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The Globe and Mail

End of small-cap resource boom? Time to seek bargains

Fabrice Taylor, CFA, publishes the President's Club investment letter. His letter and The Globe and Mail have a distribution agreement. You can get a free copy here.

In about a year or so, half the junior resources stocks traded on the TSX Venture Exchange will be reborn. Say goodbye to Giddy Gold Corp., say hello to Brilliant Biotech Inc. or Tantalizing Tech Ltd.

Such is the cycle – the Street needs product and money needs a home, and given what appears to be growing indifference toward early-stage commodity plays, this seems like a pretty safe bet. Investors who like to roll the dice on emerging firms can benefit from this change in a couple of ways.

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First, there's the possibility to rummage through the slagheap that's the junior resource sector looking for bargains.

Many of these companies have what's called a net present value (NPV) that's substantially higher than their market value. The NPV is just a calculation of the value of the company's known resources using commodity-price, mining-cost and discount-rate assumptions. These values are often found in regulatory filings, and while they're subject to a big margin of error, they're not a bad place to start.

Once you find stocks trading at a big discount, which isn't hard these days, you have to ask yourself whether that discount is justified or not. There are dozens of moving parts, but the biggest question, in my view, is whether they're producing or not. By and large if they're not, you should consider giving them a wide berth. But if you insist, the next question is what do they need to take them to production. How much time? What's required? Do they need a big road built to the property, or a power line? More importantly, how much money do they need and how much do they have? If it's a lot relative to the market capitalization (and it almost always is), run. The project has low odds of being built at this point. The promoters will tell you it's a natural target for a bigger producer, but not many properties get bought. Many of them are just recycled from past bull markets, and they'll be shelved and dusted off again in due time.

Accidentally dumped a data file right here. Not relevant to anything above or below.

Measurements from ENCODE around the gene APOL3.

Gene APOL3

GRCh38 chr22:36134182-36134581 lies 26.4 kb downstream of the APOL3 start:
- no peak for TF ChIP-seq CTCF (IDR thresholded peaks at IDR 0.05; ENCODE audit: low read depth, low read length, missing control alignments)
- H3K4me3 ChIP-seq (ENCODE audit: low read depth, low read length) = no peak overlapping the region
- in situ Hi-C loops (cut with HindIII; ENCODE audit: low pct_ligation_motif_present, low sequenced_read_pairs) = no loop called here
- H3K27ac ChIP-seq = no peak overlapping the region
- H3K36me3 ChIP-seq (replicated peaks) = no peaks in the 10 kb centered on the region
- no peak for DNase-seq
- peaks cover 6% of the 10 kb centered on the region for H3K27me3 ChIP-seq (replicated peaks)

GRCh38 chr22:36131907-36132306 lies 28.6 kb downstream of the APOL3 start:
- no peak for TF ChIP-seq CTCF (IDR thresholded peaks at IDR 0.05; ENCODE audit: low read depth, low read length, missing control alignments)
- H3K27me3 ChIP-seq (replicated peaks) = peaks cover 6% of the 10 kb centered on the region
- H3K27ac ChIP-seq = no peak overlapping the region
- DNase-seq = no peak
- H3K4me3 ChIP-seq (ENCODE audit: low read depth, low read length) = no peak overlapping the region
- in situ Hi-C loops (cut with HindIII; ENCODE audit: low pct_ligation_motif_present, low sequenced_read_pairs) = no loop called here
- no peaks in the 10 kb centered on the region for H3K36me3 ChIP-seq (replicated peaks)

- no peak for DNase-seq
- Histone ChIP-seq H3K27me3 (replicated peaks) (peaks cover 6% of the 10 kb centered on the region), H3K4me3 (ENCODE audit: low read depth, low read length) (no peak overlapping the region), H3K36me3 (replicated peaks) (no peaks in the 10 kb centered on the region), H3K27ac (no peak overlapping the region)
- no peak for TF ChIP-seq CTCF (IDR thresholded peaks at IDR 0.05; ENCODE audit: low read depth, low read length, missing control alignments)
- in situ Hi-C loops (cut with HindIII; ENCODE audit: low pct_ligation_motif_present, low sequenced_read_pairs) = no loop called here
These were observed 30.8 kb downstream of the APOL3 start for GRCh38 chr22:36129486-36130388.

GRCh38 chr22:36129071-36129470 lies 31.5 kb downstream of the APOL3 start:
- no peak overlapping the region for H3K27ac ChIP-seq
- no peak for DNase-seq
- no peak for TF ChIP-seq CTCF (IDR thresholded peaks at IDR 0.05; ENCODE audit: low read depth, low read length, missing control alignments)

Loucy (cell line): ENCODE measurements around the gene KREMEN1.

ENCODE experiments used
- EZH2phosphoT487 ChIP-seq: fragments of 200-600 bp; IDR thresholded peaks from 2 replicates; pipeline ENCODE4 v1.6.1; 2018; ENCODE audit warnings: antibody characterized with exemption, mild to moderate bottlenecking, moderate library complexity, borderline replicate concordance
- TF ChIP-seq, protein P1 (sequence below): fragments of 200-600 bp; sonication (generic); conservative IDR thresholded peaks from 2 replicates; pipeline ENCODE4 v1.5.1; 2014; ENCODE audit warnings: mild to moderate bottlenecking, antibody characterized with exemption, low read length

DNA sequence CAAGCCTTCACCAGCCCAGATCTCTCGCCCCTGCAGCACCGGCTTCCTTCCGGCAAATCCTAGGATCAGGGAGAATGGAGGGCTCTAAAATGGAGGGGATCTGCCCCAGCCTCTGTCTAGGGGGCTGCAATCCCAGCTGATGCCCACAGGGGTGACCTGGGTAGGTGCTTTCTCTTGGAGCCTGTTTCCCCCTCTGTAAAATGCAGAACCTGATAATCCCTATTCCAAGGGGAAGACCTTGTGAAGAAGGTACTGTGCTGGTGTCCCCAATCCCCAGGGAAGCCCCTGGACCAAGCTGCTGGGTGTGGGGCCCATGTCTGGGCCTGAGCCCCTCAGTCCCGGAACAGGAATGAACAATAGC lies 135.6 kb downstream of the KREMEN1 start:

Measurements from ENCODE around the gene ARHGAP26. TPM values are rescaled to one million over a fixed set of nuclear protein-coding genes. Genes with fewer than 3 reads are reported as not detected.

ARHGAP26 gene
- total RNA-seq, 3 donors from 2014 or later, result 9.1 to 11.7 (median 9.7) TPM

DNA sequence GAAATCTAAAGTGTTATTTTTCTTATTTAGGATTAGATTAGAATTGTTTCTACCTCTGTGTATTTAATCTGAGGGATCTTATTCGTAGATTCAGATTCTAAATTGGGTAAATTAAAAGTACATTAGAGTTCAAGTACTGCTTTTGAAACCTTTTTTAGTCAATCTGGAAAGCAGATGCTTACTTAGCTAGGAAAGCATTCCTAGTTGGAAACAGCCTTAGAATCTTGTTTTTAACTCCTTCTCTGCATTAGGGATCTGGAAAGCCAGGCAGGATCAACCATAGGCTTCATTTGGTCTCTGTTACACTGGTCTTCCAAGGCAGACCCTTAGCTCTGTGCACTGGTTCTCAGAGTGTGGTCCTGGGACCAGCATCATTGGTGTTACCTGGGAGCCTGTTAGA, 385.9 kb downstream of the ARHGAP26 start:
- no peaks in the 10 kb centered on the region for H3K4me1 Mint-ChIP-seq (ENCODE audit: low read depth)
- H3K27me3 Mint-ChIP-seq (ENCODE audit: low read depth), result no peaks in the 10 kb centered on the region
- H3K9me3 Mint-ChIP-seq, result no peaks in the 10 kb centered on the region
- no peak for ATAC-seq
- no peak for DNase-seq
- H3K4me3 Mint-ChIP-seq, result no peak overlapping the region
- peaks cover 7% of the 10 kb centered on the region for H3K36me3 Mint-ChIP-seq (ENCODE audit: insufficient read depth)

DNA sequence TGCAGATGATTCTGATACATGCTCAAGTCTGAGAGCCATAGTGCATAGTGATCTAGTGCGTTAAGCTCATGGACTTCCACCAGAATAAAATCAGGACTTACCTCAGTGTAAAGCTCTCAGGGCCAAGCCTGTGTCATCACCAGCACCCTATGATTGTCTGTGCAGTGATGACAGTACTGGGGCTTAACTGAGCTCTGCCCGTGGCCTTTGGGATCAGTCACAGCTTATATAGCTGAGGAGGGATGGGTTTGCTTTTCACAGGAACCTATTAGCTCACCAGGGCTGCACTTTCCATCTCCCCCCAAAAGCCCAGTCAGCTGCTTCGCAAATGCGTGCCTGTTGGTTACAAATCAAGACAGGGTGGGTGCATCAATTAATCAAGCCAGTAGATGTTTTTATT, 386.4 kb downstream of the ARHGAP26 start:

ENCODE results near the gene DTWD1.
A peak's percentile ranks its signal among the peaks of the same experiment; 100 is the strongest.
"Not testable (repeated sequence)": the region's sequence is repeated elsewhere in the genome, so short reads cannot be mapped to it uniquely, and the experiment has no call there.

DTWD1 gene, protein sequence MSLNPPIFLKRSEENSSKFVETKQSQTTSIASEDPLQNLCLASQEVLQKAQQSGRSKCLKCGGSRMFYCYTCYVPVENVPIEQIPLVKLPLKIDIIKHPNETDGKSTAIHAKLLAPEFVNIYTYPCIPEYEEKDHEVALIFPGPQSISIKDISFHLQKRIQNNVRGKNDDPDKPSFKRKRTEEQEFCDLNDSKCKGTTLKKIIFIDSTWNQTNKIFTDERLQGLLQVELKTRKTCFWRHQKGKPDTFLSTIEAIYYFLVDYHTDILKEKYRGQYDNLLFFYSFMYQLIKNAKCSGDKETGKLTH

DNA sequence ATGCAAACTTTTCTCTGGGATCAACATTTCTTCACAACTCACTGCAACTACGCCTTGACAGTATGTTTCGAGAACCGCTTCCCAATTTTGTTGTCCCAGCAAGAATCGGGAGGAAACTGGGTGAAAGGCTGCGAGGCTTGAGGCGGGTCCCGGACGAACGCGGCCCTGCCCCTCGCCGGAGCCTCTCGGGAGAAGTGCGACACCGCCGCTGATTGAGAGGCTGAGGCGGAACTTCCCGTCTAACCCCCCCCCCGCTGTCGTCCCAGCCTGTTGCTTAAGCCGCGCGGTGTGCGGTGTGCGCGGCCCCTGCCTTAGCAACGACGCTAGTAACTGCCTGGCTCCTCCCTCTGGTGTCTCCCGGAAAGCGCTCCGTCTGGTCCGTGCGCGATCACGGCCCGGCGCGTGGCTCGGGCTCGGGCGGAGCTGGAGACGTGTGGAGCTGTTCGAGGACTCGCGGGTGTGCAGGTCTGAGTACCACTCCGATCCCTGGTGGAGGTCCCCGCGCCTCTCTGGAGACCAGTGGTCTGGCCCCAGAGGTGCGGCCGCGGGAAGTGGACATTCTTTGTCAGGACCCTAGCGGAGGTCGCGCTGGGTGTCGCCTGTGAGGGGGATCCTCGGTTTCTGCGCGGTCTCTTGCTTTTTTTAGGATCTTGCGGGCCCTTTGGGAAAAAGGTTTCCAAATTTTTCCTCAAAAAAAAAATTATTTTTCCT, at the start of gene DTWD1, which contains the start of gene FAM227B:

Producers are more interesting; some of them are even trading at stiff discounts to their NPV. For some that's justified, because the price or cost assumptions used are way off. Investors are clearly fretting about commodity pricing, but they're also coming to realize that costs can be more volatile. The old saying is something like "only pick-ax vendors made any money in the Klondike." It holds true. When demand is high, workers get paid what they want and the equipment makers set their own prices. The shareholders? They get what's left. When demand for labour and equipment is high, that's usually not much.

But companies with relatively low costs – say first or second quartile – can withstand a downturn in prices and cost inflation, and might even benefit a little if falling demand lowers costs.

Be very wary of high-cost producers, because if they start to lose money they won't stop mining – they never do. They'll just raise equity to offset the cash burn, and in this environment that's death by a thousand cuts.

The other opportunities are in promising technology and biotechnology stories (if you think that's the next area of interest). There are never as many of these as junior energy or mining stocks, and some of them have the same odds of success, but dig around and you can find some with promise. Because investors have been obsessed with resources for years, some of these firms have been quietly proving out their business cases with little attention. Their stock prices, therefore, are low. These stocks can be hard to value, compared with resource firms (on paper anyway). But you see the odd insider buying, which is always an encouraging sign.

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More importantly, the financial industry always needs to sell something. If, indeed, the next flavours are tech/biotech, these names should soon be getting a lot of attention. Being early won't hurt.

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